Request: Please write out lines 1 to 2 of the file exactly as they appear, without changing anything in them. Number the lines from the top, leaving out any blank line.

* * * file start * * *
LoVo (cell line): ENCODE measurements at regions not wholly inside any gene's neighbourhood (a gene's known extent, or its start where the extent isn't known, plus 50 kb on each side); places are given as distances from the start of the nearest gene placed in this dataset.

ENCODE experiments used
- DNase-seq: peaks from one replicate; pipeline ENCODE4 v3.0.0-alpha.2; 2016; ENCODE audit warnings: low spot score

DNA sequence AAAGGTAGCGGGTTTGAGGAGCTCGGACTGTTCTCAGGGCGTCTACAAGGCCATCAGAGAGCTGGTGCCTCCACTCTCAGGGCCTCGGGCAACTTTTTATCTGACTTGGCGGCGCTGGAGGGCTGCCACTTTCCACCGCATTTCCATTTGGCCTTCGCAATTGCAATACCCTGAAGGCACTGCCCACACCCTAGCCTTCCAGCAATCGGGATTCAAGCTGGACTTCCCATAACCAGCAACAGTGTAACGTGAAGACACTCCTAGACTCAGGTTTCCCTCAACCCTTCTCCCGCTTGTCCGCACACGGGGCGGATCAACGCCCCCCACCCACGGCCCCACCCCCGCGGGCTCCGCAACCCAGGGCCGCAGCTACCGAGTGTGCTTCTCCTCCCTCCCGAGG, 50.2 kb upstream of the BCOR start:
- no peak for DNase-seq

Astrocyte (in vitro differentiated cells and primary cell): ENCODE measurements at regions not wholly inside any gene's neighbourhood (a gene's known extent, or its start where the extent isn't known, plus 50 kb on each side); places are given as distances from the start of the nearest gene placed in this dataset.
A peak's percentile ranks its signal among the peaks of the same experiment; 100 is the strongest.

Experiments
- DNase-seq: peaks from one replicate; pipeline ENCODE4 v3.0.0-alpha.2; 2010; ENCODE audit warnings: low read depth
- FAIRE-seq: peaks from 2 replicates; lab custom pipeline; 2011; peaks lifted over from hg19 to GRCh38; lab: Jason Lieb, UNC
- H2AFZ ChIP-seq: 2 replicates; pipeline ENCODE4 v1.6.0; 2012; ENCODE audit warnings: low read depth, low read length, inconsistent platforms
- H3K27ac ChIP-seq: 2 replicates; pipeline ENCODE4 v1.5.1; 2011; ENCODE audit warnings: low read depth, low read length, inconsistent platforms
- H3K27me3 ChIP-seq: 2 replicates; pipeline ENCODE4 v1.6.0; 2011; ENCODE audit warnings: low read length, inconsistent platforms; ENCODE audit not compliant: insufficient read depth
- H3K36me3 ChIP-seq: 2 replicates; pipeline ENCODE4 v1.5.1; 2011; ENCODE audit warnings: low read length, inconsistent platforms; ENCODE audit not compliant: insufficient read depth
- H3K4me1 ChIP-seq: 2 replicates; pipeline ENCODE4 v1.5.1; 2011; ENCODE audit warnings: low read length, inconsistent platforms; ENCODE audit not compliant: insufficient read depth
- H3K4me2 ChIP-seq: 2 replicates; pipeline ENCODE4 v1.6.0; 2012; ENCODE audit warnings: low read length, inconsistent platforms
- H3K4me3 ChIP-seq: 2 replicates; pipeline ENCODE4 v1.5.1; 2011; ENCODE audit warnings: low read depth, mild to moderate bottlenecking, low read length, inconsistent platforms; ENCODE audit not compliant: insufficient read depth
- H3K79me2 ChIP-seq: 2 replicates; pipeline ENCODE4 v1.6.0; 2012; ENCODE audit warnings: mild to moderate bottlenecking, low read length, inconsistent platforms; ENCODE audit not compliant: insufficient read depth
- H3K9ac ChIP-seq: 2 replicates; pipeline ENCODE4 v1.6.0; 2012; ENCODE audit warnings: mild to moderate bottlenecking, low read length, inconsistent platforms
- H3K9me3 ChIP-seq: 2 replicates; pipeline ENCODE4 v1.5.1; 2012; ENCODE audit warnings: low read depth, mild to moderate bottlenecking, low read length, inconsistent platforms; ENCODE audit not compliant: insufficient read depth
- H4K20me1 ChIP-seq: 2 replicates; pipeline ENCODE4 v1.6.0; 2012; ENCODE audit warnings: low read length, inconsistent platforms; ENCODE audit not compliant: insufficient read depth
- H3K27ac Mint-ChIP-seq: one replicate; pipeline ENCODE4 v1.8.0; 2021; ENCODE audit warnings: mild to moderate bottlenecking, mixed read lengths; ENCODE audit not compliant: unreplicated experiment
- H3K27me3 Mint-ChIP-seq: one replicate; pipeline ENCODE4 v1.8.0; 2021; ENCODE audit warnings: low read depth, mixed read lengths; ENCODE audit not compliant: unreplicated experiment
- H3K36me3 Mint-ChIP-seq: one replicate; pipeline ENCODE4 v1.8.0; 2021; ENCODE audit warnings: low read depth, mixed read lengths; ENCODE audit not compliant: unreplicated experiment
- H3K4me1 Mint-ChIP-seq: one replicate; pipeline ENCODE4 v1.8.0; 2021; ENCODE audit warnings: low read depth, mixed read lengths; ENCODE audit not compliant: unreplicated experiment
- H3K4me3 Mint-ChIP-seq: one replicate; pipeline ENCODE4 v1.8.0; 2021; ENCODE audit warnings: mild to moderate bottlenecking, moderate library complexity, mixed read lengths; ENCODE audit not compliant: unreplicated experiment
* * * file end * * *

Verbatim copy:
LoVo (cell line): ENCODE measurements at regions not wholly inside any gene's neighbourhood (a gene's known extent, or its start where the extent isn't known, plus 50 kb on each side); places are given as distances from the start of the nearest gene placed in this dataset.

ENCODE experiments used